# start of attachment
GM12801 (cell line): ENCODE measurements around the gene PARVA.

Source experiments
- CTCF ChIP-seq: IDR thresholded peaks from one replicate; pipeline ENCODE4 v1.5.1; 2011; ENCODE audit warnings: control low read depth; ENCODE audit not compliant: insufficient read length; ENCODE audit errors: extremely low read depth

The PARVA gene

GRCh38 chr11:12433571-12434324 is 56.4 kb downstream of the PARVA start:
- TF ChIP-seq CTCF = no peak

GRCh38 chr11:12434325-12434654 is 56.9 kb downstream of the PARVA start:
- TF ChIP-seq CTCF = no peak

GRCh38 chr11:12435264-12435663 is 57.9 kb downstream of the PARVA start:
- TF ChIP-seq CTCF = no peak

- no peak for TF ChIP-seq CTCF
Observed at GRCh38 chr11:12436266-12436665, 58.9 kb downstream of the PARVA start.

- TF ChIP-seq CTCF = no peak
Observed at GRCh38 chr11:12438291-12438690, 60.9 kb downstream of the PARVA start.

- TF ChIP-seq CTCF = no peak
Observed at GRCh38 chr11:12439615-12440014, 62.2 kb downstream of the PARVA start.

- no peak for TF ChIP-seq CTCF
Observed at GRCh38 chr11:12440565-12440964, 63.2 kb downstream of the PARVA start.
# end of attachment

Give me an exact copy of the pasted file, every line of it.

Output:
GM12801 (cell line): ENCODE measurements around the gene PARVA.

Source experiments
- CTCF ChIP-seq: IDR thresholded peaks from one replicate; pipeline ENCODE4 v1.5.1; 2011; ENCODE audit warnings: control low read depth; ENCODE audit not compliant: insufficient read length; ENCODE audit errors: extremely low read depth

The PARVA gene

GRCh38 chr11:12433571-12434324 is 56.4 kb downstream of the PARVA start:
- TF ChIP-seq CTCF = no peak

GRCh38 chr11:12434325-12434654 is 56.9 kb downstream of the PARVA start:
- TF ChIP-seq CTCF = no peak

GRCh38 chr11:12435264-12435663 is 57.9 kb downstream of the PARVA start:
- TF ChIP-seq CTCF = no peak

- no peak for TF ChIP-seq CTCF
Observed at GRCh38 chr11:12436266-12436665, 58.9 kb downstream of the PARVA start.

- TF ChIP-seq CTCF = no peak
Observed at GRCh38 chr11:12438291-12438690, 60.9 kb downstream of the PARVA start.

- TF ChIP-seq CTCF = no peak
Observed at GRCh38 chr11:12439615-12440014, 62.2 kb downstream of the PARVA start.

- no peak for TF ChIP-seq CTCF
Observed at GRCh38 chr11:12440565-12440964, 63.2 kb downstream of the PARVA start.